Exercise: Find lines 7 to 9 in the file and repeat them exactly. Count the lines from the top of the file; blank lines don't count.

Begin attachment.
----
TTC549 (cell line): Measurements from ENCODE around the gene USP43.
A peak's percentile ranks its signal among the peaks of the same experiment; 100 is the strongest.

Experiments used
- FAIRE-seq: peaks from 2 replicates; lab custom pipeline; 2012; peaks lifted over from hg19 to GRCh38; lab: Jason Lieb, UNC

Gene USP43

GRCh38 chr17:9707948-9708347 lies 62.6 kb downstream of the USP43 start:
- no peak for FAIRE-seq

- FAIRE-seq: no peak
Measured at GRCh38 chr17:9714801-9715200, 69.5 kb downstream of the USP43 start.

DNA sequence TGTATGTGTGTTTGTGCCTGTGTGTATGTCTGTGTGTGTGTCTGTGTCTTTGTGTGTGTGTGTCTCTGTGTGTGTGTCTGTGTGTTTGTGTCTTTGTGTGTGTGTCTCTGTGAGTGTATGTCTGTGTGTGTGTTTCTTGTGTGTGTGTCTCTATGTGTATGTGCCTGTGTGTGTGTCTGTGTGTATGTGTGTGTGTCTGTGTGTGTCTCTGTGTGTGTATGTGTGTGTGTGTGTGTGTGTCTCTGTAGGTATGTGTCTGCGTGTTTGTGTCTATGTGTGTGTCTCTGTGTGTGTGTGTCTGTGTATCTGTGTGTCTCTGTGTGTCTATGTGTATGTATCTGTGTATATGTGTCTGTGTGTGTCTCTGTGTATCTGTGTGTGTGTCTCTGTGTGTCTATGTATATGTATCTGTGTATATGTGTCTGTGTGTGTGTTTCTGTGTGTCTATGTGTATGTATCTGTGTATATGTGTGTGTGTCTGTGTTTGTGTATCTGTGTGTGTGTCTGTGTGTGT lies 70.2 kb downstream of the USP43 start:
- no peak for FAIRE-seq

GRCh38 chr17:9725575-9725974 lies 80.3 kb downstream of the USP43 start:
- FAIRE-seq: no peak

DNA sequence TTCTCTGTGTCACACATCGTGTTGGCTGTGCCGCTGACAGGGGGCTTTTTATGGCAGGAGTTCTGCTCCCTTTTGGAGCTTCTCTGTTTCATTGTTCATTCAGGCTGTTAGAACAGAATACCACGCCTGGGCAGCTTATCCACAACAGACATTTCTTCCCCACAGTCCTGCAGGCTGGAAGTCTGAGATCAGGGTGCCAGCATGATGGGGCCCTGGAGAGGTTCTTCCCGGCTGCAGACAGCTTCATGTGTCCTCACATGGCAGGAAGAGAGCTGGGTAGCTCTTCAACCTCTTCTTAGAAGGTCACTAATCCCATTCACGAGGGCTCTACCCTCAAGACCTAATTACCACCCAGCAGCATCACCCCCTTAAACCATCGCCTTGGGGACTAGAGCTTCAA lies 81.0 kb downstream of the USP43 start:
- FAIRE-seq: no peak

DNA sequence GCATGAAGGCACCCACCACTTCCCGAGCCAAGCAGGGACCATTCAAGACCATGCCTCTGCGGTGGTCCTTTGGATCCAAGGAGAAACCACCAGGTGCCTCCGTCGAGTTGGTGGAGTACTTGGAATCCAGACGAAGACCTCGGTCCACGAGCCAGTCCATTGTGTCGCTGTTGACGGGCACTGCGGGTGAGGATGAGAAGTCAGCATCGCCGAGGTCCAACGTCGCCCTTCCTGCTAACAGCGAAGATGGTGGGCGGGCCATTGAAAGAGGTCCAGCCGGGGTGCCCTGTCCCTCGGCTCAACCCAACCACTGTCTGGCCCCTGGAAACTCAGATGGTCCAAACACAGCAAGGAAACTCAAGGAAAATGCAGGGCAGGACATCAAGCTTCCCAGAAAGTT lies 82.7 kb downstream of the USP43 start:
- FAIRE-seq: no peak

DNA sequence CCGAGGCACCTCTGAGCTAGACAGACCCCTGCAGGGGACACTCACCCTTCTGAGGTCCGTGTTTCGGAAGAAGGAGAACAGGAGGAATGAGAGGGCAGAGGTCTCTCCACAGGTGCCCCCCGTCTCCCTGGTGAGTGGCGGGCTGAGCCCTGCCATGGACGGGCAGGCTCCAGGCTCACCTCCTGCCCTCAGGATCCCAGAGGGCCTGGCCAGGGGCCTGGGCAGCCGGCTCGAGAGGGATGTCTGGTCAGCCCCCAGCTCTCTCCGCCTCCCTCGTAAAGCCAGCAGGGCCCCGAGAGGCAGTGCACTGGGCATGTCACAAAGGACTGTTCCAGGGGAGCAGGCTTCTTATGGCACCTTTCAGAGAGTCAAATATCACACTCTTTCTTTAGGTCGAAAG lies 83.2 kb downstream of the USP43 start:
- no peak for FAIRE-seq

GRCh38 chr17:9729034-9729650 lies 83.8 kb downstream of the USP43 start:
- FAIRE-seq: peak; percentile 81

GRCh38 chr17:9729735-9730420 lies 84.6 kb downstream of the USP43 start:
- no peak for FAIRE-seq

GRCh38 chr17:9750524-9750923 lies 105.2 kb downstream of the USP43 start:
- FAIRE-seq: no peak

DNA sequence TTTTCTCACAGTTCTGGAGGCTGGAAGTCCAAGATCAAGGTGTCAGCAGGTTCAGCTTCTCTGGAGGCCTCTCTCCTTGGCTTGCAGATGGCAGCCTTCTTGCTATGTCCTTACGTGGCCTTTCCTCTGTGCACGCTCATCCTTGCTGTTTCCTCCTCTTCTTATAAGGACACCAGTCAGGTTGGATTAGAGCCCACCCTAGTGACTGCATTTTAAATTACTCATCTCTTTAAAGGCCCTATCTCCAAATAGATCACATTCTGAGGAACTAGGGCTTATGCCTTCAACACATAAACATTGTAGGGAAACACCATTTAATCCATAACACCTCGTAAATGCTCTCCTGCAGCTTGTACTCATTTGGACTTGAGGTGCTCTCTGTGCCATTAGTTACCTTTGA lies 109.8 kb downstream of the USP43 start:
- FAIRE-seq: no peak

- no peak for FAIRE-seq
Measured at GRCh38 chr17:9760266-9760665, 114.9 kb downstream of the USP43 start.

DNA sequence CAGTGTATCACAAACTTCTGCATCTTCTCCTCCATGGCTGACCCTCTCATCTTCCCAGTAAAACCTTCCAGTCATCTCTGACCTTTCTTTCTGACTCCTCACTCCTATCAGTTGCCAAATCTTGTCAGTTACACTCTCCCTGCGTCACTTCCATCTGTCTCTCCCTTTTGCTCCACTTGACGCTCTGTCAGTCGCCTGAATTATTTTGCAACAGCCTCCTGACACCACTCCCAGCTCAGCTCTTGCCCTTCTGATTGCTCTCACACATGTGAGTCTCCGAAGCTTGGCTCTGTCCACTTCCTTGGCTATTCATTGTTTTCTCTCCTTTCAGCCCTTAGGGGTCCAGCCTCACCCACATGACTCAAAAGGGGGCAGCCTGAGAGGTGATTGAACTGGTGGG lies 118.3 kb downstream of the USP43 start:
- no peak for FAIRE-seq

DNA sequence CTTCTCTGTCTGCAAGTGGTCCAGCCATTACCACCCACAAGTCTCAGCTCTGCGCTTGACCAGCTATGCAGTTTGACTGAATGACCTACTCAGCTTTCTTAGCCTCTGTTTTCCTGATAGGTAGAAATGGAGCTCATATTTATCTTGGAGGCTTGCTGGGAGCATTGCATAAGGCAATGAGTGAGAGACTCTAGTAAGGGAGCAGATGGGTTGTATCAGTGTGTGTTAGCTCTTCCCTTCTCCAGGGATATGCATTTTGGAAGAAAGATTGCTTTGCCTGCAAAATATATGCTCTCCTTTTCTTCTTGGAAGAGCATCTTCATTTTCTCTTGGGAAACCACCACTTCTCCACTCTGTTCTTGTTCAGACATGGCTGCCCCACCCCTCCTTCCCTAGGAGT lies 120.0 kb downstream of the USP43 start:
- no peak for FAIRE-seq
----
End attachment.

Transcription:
- no peak for FAIRE-seq

- FAIRE-seq: no peak
Measured at GRCh38 chr17:9714801-9715200, 69.5 kb downstream of the USP43 start.